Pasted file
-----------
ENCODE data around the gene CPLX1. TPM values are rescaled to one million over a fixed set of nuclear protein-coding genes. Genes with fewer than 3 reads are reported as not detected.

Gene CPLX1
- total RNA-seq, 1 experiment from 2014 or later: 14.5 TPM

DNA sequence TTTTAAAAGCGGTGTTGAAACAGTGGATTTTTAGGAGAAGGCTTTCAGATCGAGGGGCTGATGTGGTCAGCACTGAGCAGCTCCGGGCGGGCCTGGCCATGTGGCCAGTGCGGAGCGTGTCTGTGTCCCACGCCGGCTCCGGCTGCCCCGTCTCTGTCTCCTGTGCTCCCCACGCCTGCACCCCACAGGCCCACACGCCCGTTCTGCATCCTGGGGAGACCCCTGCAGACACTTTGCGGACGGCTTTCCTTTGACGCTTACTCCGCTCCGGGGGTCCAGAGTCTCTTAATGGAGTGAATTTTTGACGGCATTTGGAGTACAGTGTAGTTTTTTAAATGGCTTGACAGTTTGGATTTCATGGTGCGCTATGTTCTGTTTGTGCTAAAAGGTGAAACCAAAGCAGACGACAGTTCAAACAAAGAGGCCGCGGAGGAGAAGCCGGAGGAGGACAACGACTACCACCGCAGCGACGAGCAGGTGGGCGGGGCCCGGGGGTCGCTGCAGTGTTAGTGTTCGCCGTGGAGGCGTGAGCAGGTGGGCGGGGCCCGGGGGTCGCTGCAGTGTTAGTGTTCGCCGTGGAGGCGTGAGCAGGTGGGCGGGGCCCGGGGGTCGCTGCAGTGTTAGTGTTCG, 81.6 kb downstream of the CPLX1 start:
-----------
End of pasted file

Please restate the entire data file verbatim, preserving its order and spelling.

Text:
ENCODE data around the gene CPLX1. TPM values are rescaled to one million over a fixed set of nuclear protein-coding genes. Genes with fewer than 3 reads are reported as not detected.

Gene CPLX1
- total RNA-seq, 1 experiment from 2014 or later: 14.5 TPM

DNA sequence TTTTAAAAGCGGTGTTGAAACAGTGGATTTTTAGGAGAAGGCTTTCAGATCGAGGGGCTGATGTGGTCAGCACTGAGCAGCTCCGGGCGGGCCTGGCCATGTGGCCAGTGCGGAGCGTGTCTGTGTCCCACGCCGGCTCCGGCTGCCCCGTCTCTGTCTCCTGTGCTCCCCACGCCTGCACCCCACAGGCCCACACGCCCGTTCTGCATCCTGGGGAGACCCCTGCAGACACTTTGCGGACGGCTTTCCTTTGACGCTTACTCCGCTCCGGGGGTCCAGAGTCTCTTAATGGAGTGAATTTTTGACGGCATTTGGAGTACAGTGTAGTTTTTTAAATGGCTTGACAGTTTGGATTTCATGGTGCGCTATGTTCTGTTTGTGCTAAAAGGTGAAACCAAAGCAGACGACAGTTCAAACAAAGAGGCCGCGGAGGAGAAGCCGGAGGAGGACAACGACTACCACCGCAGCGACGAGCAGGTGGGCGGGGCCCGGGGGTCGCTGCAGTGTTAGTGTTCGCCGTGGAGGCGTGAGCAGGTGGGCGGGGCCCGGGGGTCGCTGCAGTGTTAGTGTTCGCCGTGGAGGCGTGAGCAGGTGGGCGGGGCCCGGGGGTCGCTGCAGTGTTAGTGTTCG, 81.6 kb downstream of the CPLX1 start: